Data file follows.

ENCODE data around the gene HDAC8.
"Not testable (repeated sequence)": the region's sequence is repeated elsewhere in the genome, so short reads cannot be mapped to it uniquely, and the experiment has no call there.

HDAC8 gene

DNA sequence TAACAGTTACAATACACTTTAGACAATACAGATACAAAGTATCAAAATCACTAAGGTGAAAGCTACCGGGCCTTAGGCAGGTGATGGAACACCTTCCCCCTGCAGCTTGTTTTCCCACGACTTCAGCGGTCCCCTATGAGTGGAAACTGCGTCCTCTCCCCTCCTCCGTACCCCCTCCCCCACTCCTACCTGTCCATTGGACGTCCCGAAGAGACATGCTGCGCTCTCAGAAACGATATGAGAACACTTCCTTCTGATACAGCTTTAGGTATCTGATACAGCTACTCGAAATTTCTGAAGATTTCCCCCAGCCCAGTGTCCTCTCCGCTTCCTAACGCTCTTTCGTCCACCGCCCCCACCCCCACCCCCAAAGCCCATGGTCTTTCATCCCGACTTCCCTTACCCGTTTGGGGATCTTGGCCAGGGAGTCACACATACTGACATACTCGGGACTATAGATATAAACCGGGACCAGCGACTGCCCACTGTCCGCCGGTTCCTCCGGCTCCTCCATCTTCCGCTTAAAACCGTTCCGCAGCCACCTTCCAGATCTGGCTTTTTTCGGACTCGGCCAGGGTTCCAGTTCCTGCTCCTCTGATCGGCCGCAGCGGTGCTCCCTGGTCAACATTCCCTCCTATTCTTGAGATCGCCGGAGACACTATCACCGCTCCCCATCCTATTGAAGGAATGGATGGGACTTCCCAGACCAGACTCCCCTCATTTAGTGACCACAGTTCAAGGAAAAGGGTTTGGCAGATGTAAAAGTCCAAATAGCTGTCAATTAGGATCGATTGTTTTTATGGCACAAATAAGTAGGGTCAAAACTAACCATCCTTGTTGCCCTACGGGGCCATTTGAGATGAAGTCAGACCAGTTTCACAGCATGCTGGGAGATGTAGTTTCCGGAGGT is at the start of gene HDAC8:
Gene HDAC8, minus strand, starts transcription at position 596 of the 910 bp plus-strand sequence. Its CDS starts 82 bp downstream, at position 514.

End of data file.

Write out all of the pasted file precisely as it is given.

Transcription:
ENCODE data around the gene HDAC8.
"Not testable (repeated sequence)": the region's sequence is repeated elsewhere in the genome, so short reads cannot be mapped to it uniquely, and the experiment has no call there.

HDAC8 gene

DNA sequence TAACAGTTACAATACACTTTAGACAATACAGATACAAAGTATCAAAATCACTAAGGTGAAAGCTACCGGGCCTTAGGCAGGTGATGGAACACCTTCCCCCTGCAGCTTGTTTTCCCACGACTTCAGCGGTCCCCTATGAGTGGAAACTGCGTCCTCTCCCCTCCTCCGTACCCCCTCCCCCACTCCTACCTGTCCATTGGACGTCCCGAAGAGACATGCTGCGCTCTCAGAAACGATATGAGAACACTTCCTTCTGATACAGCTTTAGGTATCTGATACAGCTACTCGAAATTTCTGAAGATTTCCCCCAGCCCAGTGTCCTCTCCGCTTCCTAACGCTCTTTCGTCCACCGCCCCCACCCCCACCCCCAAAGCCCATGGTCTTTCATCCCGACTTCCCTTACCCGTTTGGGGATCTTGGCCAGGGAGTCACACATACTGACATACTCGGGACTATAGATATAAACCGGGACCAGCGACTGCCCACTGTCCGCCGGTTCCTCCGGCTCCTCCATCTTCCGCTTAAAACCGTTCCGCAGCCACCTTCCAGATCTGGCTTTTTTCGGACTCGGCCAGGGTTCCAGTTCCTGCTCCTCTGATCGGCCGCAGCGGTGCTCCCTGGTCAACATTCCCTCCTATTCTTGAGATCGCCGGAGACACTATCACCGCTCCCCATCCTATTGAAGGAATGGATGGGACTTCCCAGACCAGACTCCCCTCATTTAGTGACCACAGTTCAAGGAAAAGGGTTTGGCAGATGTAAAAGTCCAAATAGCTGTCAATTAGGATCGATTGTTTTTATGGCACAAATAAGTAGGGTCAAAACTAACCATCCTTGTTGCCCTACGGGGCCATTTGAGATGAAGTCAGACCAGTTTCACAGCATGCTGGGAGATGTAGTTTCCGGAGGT is at the start of gene HDAC8:
Gene HDAC8, minus strand, starts transcription at position 596 of the 910 bp plus-strand sequence. Its CDS starts 82 bp downstream, at position 514.